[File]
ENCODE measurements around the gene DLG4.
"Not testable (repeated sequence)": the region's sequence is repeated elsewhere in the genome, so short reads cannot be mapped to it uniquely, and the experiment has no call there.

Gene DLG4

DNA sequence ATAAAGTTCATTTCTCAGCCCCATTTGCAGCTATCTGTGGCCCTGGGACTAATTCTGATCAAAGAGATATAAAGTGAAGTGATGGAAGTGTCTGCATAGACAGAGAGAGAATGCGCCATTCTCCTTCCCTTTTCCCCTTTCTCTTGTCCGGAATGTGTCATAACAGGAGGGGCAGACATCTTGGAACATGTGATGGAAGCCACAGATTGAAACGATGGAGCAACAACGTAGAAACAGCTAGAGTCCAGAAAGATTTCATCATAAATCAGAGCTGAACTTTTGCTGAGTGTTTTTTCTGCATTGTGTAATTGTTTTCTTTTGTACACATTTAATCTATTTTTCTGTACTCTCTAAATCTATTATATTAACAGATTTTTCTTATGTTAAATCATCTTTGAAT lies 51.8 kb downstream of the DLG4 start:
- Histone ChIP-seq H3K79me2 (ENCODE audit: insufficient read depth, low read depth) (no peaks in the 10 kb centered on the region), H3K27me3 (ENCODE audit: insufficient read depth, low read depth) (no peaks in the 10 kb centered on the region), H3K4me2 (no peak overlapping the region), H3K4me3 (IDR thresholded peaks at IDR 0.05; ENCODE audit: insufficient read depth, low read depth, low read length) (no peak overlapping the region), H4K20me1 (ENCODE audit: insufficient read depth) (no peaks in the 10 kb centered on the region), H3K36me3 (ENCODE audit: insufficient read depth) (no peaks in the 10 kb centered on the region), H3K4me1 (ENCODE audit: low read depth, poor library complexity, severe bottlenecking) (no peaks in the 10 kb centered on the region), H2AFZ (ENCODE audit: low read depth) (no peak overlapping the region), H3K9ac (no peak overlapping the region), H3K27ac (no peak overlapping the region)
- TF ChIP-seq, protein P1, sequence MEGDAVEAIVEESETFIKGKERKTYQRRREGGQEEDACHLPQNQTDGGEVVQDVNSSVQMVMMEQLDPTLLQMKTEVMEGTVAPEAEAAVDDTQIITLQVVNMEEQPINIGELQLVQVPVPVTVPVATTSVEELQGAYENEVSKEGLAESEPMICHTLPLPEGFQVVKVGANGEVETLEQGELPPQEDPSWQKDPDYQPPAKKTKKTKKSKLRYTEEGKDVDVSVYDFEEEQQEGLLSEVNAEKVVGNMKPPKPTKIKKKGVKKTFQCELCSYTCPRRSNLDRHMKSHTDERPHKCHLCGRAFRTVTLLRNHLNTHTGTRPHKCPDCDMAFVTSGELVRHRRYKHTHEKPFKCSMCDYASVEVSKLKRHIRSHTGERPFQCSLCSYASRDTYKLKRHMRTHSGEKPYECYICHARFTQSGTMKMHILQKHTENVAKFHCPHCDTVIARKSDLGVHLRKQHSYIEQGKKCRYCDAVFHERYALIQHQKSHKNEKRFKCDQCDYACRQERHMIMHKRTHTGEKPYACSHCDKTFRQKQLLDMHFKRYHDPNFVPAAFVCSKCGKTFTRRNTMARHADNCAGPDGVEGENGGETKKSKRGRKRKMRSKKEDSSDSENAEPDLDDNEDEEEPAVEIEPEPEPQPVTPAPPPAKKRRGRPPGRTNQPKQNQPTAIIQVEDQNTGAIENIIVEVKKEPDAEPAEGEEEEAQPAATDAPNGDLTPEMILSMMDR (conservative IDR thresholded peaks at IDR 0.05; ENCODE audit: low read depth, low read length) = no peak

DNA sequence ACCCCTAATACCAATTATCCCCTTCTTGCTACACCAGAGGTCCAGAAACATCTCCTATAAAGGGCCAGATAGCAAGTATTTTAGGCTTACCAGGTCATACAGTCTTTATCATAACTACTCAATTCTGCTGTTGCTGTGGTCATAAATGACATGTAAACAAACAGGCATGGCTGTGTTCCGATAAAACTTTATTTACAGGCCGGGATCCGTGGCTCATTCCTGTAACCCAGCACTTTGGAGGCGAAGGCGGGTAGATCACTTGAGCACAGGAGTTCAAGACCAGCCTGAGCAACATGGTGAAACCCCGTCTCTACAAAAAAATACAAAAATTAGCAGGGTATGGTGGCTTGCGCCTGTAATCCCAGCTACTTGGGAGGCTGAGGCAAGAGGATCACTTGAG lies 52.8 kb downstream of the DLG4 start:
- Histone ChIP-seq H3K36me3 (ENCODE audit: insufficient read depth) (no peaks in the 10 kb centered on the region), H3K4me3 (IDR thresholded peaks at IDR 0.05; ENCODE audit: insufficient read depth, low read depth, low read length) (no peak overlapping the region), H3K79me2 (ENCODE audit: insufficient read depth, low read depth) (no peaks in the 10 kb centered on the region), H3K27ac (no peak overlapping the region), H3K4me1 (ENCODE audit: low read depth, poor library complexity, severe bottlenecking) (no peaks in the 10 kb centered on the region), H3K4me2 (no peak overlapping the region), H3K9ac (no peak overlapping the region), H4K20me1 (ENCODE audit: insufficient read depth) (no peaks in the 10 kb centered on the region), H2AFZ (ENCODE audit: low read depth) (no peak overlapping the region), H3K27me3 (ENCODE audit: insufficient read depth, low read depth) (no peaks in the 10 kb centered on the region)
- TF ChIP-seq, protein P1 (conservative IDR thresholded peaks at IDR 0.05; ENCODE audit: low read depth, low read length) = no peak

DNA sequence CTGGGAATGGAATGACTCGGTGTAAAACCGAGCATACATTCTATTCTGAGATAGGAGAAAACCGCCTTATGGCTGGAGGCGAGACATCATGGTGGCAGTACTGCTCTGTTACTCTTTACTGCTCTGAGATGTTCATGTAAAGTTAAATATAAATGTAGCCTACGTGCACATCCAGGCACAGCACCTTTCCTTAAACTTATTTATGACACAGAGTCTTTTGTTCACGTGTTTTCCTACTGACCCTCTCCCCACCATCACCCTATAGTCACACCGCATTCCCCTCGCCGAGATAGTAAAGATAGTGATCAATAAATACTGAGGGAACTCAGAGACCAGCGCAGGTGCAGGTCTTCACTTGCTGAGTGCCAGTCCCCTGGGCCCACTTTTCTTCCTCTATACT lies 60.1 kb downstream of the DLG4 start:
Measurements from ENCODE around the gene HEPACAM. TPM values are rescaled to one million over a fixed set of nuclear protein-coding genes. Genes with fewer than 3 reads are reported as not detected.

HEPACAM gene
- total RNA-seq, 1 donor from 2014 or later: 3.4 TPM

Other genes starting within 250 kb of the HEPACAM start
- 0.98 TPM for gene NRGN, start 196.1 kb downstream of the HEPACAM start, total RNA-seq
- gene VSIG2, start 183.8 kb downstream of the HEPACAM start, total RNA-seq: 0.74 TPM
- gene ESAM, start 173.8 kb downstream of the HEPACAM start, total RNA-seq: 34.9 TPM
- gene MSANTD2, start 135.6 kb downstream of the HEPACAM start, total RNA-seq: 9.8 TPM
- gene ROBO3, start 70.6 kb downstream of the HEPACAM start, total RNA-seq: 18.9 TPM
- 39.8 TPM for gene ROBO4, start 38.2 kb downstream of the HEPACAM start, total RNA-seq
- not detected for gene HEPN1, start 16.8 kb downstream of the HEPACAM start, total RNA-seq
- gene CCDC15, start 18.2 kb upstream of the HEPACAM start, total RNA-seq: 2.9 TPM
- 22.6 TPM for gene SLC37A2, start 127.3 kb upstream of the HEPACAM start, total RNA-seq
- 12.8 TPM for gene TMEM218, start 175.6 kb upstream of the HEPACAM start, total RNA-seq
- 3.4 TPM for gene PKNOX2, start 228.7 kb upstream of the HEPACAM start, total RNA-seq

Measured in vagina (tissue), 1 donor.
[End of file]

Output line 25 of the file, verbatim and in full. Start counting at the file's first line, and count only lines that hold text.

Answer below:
- 3.4 TPM for gene PKNOX2, start 228.7 kb upstream of the HEPACAM start, total RNA-seq